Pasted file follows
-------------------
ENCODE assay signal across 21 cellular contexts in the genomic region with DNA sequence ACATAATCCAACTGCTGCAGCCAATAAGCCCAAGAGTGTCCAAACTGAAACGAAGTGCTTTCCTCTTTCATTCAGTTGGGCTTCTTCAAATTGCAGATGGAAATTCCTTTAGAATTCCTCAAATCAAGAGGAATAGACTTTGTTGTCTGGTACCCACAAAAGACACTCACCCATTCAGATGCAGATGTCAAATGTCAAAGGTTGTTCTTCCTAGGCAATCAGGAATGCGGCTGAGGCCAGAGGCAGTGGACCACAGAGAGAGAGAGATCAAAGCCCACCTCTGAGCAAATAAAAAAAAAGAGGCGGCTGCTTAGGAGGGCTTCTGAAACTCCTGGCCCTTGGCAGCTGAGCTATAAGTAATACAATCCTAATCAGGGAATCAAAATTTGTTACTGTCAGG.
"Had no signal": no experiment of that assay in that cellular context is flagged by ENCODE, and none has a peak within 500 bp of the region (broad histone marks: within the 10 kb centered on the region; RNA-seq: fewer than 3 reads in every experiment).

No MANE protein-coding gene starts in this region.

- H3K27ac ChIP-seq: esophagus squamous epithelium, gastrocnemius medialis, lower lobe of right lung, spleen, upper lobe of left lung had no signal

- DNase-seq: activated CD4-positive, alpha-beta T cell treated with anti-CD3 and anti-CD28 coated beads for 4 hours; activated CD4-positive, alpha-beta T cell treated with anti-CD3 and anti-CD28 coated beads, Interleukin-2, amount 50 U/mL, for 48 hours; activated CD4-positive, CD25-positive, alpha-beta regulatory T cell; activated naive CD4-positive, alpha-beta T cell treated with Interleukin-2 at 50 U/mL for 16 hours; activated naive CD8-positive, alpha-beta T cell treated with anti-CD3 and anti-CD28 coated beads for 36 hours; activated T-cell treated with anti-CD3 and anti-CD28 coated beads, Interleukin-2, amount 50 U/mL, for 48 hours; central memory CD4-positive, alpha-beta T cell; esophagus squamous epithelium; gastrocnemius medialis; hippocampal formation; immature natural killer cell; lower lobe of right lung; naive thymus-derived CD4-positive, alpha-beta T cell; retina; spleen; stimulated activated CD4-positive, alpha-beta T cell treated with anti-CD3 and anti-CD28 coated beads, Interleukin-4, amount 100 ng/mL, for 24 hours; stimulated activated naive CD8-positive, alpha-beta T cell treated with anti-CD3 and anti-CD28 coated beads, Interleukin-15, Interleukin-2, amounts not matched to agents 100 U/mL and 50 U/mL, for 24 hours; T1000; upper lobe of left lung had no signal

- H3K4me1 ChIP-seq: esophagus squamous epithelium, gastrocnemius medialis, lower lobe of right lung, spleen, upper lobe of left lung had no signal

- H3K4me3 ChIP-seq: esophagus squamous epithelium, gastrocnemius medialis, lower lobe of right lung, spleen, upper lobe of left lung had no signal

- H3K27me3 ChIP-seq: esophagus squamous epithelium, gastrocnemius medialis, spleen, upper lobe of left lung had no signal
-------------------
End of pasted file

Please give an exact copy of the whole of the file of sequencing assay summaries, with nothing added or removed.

ENCODE assay signal across 21 cellular contexts in the genomic region with DNA sequence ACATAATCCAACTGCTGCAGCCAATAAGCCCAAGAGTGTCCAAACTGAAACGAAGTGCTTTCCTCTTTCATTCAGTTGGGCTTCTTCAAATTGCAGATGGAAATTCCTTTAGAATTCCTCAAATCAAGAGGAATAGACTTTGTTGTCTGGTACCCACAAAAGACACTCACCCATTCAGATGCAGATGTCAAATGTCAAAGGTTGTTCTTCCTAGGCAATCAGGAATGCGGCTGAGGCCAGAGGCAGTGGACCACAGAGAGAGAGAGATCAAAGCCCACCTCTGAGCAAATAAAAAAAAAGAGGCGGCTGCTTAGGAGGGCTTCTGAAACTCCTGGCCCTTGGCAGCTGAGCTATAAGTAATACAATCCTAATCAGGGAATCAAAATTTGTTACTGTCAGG.
"Had no signal": no experiment of that assay in that cellular context is flagged by ENCODE, and none has a peak within 500 bp of the region (broad histone marks: within the 10 kb centered on the region; RNA-seq: fewer than 3 reads in every experiment).

No MANE protein-coding gene starts in this region.

- H3K27ac ChIP-seq: esophagus squamous epithelium, gastrocnemius medialis, lower lobe of right lung, spleen, upper lobe of left lung had no signal

- DNase-seq: activated CD4-positive, alpha-beta T cell treated with anti-CD3 and anti-CD28 coated beads for 4 hours; activated CD4-positive, alpha-beta T cell treated with anti-CD3 and anti-CD28 coated beads, Interleukin-2, amount 50 U/mL, for 48 hours; activated CD4-positive, CD25-positive, alpha-beta regulatory T cell; activated naive CD4-positive, alpha-beta T cell treated with Interleukin-2 at 50 U/mL for 16 hours; activated naive CD8-positive, alpha-beta T cell treated with anti-CD3 and anti-CD28 coated beads for 36 hours; activated T-cell treated with anti-CD3 and anti-CD28 coated beads, Interleukin-2, amount 50 U/mL, for 48 hours; central memory CD4-positive, alpha-beta T cell; esophagus squamous epithelium; gastrocnemius medialis; hippocampal formation; immature natural killer cell; lower lobe of right lung; naive thymus-derived CD4-positive, alpha-beta T cell; retina; spleen; stimulated activated CD4-positive, alpha-beta T cell treated with anti-CD3 and anti-CD28 coated beads, Interleukin-4, amount 100 ng/mL, for 24 hours; stimulated activated naive CD8-positive, alpha-beta T cell treated with anti-CD3 and anti-CD28 coated beads, Interleukin-15, Interleukin-2, amounts not matched to agents 100 U/mL and 50 U/mL, for 24 hours; T1000; upper lobe of left lung had no signal

- H3K4me1 ChIP-seq: esophagus squamous epithelium, gastrocnemius medialis, lower lobe of right lung, spleen, upper lobe of left lung had no signal

- H3K4me3 ChIP-seq: esophagus squamous epithelium, gastrocnemius medialis, lower lobe of right lung, spleen, upper lobe of left lung had no signal

- H3K27me3 ChIP-seq: esophagus squamous epithelium, gastrocnemius medialis, spleen, upper lobe of left lung had no signal